A little more than one year after the spectacular descent of ESA’s Huygens on Saturn’s giant moon Titan, scientists from the probe’s Descent Imager/Spectral Radiometer (DISR) have released two new movies of the descent.
These represent the best visual product from the mission obtained so far and the most realistic way yet to experience the landing on a far-away world. These movies were built thanks to the data collected by DISR on 14 January 2005, during the 147-minutes plunge through Titan's thick orange-brown atmosphere to a soft sandy riverbed. The data were analysed for months after the landing.
The movie ‘View from Huygens on 14 January 2005’ shows in 4 minutes 40 seconds what the probe actually ‘saw’ within the few hours of the descent and the eventual landing. "At first the Huygens camera just saw haze over the distant surface," said DISR team member Erich Karkoschka, from the DISR team at the University of Arizona and creator of the movies.
"The haze started to clear only at about 60 kilometres altitude, making it possible to resolve surface features as large as 100 metres," he continued. "But only after landing could the probe's camera resolve little grains of sand millions and millions times smaller than Titan. A movie is a perfect medium to show such a huge change of scale."
The second, more technical movie (called ‘DISR movie’), shows DISR's 4-hour operating life in less than five minutes, too. A detailed caption to explain how the movie is structured is provided with the video.
The scientists analysed Huygens' speed, direction of motion, rotation and swinging during descent, represented in this movie. The video also features Huygens' trajectory views from the south, indication of the large and unexpected parachute movements, the changing direction of view as Huygens rotates along with the relative positions of the sun and Cassini, and a clock to follow the actual sequence of events.
Sounds from a left speaker trace Huygens' motion, with tones changing with rotational speed and the tilt of the parachute. There are also clicks that clock the rotational counter, as well as sounds for the probe's heat shield hitting Titan's atmosphere, parachute deployments, heat shield release, jettison of the DISR cover and touch-down.
Sounds from a right speaker go with DISR activity. There's a continuous tone that represents the strength of Huygens' signal to Cassini.
"DISR was a very complicated instrument," Karkoschka said. "It had to be programmed to take its 3500 exposures in a way to get the most science. It had to decide where and when to take exposures."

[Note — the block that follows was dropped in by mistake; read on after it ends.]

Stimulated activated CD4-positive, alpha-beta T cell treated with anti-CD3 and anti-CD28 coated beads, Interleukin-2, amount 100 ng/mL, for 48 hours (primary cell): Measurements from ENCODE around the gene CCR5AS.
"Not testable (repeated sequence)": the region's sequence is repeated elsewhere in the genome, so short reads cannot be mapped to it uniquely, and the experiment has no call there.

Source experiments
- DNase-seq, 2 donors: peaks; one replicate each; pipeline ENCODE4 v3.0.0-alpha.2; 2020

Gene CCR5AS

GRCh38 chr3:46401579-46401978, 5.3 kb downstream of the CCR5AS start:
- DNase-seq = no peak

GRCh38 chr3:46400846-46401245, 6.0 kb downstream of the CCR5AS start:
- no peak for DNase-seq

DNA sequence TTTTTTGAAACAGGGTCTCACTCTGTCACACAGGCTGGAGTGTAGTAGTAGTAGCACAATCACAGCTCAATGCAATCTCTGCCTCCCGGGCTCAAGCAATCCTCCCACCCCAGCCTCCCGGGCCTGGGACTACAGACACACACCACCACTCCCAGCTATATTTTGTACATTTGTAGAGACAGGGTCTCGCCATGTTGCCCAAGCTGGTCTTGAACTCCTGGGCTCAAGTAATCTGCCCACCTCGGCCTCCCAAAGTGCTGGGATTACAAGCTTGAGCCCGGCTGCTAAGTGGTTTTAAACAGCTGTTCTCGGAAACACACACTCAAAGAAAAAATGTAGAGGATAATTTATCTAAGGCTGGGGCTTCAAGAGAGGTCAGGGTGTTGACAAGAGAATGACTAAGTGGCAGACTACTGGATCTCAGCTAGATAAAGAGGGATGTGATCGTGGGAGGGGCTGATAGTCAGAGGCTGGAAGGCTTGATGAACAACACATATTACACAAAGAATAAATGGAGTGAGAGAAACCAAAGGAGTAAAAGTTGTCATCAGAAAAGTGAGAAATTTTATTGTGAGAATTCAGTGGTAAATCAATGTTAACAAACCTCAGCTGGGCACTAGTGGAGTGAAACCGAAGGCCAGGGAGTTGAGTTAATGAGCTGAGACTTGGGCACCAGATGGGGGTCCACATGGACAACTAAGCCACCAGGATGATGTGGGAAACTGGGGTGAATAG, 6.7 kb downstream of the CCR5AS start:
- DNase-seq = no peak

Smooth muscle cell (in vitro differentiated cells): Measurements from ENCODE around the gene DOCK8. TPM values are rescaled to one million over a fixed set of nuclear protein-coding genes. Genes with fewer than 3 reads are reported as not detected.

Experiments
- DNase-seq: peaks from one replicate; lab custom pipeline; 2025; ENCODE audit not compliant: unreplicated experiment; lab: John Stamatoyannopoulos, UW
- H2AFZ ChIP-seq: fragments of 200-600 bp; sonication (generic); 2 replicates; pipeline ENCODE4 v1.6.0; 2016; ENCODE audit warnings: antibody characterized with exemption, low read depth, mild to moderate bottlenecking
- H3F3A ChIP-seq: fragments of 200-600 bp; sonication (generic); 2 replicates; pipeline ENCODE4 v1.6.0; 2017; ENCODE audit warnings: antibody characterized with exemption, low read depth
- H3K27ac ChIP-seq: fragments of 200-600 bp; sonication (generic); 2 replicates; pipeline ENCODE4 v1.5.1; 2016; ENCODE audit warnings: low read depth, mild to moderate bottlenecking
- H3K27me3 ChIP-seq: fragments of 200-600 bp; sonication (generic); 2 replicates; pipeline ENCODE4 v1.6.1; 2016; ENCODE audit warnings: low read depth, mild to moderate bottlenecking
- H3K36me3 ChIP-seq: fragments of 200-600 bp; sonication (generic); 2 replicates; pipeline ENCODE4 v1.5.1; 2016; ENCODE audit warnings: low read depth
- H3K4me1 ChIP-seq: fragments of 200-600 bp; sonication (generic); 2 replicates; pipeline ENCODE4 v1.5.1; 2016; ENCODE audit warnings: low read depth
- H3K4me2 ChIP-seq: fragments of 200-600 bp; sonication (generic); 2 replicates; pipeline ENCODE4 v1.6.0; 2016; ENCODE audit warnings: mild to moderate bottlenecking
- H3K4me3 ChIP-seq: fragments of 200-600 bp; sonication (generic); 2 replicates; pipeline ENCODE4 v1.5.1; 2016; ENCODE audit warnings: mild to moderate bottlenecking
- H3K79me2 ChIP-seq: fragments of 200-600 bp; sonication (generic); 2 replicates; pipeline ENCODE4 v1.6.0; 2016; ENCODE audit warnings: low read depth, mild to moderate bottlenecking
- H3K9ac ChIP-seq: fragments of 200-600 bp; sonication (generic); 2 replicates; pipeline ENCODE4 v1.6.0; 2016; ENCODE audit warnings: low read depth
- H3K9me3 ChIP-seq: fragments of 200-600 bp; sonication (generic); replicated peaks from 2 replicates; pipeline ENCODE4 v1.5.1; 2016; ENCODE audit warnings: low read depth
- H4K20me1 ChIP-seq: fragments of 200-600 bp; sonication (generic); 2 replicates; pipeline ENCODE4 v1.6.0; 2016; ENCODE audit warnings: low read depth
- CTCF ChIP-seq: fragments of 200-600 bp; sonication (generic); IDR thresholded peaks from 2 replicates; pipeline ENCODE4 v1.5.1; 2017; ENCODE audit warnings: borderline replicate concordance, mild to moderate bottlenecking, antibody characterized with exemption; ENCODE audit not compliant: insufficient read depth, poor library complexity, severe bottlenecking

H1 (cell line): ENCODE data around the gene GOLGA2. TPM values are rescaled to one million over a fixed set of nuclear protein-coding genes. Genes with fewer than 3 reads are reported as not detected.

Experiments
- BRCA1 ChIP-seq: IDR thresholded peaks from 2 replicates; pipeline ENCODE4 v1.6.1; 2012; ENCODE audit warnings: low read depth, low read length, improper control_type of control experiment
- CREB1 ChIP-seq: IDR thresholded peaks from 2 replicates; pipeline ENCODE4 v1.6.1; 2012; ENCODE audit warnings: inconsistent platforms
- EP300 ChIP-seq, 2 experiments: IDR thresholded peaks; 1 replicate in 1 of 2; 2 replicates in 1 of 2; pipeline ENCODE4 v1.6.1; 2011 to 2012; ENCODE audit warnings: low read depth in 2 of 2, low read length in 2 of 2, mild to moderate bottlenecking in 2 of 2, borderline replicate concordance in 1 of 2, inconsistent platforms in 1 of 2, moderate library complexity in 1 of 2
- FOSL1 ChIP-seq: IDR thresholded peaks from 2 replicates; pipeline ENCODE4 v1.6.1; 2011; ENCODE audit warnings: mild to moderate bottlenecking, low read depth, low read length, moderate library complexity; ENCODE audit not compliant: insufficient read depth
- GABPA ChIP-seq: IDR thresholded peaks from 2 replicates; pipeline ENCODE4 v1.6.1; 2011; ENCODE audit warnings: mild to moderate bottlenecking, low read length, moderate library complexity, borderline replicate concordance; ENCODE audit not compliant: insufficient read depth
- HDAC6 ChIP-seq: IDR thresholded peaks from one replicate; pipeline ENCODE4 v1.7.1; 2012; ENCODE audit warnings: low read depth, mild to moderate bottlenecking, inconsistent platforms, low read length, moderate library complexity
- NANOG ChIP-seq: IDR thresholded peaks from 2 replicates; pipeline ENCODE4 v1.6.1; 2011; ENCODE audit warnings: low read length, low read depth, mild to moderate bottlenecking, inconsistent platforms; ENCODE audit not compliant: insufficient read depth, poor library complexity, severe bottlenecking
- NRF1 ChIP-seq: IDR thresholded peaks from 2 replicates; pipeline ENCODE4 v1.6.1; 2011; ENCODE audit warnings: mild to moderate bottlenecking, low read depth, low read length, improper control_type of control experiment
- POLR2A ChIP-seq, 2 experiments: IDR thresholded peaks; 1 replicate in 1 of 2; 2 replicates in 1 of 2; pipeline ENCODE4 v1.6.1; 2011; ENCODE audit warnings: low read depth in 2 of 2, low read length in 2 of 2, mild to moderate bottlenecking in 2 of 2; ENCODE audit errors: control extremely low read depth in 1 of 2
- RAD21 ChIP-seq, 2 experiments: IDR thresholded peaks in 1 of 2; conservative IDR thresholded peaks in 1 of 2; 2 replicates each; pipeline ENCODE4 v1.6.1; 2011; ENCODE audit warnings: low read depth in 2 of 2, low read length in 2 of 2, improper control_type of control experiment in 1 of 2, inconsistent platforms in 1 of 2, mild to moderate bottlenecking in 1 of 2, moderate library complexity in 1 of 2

DISR was designed in the early to mid 1990s, when the best images returned by the Voyager missions showed Titan as a featureless, hazy disk. "We didn't know the dynamics of Titan's atmosphere very well, and we didn't know how fast Huygens would rotate and swing," Karkoschka said. "It was an extremely challenging programming task to make DISR work well under every imaginable condition."
"These movies really demonstrate that the Huygens camera was very well designed for the job," said Jean-Pierre Lebreton, Huygens Project Scientist and Mission Manager at ESA. "They show so many different details of a landscape that covers only a tiny fraction (one thousandth) of Titan’s surface. This makes me dream of what a possible future mission to Titan may return from this wonderful and fascinating Earth-like world", he concluded.
Note to editors:
The Huygens probe landing was the most distant touch-down ever made by a human-built spacecraft.
The Cassini-Huygens mission to Saturn and Titan is a joint mission of NASA, the European Space Agency (ESA) and the Italian Space Agency (ASI). ESA supplied and manages the Huygens probe that descended to Titan's surface on 14 January 2005.
NASA's Jet Propulsion Laboratory, a division of the California Institute of Technology in Pasadena, manages the mission for NASA's Science Mission Directorate in Washington, D.C. NASA funded the Descent Imager-Spectral Radiometer, which was built by Lockheed Martin.
The DISR team members, headed by Research Professor Martin Tomasko at University of Arizona’s Lunar and Planetary Laboratory (LPL), are based throughout the United States and Europe, with the largest contributing groups from the University of Arizona in the United States, the Max Planck Institute in Germany, and the Paris Observatory in Meudon, France.
DISR was developed by the University of Arizona (with NASA funding) and by Lockheed Martin researchers.
For more information:
Jean-Pierre Lebreton, ESA Huygens Project Scientist
Email : jean-pierre.lebreton @ esa.int
Marti Tomasko, DISR Principal Investigator, University of Arizona, USA
Email: mtomasko @ hindmost.lpl.arizona.edu
Erich Karkoschka, DISR team, University of Arizona, USA
Email: erich @ pirl.lpl.arizona.edu
Chuck See, DISR team, University of Arizona, USA
Email: csee @ lpl.arizona.edu